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The "Spirits with Spirits" tour at the Sacramento Historic City Cemetery Saturday night brought together visitors with first-person stories of people buried there.
The tour was organized by the Old City Cemetery Committee, Inc. and was held from 7-10 p.m.
"It's a fundraiser," said Lynda Walls, president of the committee. "We're raising money for our restoration, education and research projects. And we also just like to show off the cemetery."
About 40 people attended the 7 p.m. tour. "Spirits" such as wine and beer were available for those 21 and over, and soft drinks were on hand for non-drinkers.
Eight volunteers acted out the parts of, and in tribute to, people buried at the city cemetery who were once winemakers, brewers and saloon owners and operators. A handful of volunteers acted as extras walking the paths.
The actors told first-person accounts of where they were born, why they came to Sacramento, their occupations and how they died. With jokes from the actors and gasps from the audience, the tours lasted an hour and 15 minutes each.
"(I liked) just learning that we have researchable stories available to us," said Vikki Clark of Sacramento. "I was a volunteer here over a decade ago, and I'm still learning things."
Visitors swooned for the story of Maria Rupp, proprietor of Sacramento Beer Saloon. Rupp was engaged to a doctor named Francois. She was stabbed by suitor Peter Wetz in 1857 at the age of 25. Francois died a few years later. He donated his body to science but had his heart buried next to Rupp.
"The people buried here do have a history that had an impact on Sacramento," said Roxie Garrow of Sacramento.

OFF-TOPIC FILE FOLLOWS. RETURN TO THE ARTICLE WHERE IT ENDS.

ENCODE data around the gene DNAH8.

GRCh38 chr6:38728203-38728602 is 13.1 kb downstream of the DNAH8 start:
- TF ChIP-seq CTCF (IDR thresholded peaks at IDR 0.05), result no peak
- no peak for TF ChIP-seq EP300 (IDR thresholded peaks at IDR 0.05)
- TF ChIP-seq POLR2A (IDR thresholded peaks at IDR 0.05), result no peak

The crowd laughed through the story of bartender Robert Allen who came to California during the Gold Rush.
"I knew wherever men were coming from or wherever they would go, they'd want a drink," the actor portraying Allen said.
Competitor J.D. Smith hired three men to rob Allen. He was hit with a hammer and then strangled.
"Next time you hear someone say they got hammered," the actor said, "think of me because I really did get hammered."
The Old City Cemetery Committee, Inc. is an organization with 115 active volunteers whose mission it is to preserve, protect and beautify the city cemetery. The city cemetery has one paid staff member and relies on the volunteers to garden and restore its premises.
"We're completely donation-driven," Walls said. "We're pretty proud of that. During our last full restoration last year, we did $15,000 worth of repairs here in the cemetery."
The committee has been restoring and preserving the city cemetery since 1986. Due to severe budget cuts last year, the cemetery now operates five days per week rather than seven.
The cemetery was established in 1849 with a 10-acre donation from John Sutter and expanded to 60 acres in 1880 by Margaret Crocker. Sixteen acres were reclaimed by the city throughout the years.
The gated property includes the Odd Fellows Lawn Cemetery and Mausoleum and the Old Masonic Cemetery as well. The city cemetery is the largest of the three at 28 acres.
"It is a beautiful historic site that's not just important to Sacramento history," Walls said, "but because we have so many Gold Rush 'residents,' it's important to American history."
1) Visitors listen to the first stop of the tour.
2) Extra actors provide background atmosphere.
3) Actress toasting to brewer Adolph Heilbron.
4) Actor portraying Robert Allen.
5) Actress portraying Maria Rupp.
6) Actors discussing the Temperance Movement and Elvira Baldwin.
7) Enjoying "spirits" during the tour.
Agnus-Dei Farrant is an intern for The Sacramento Press.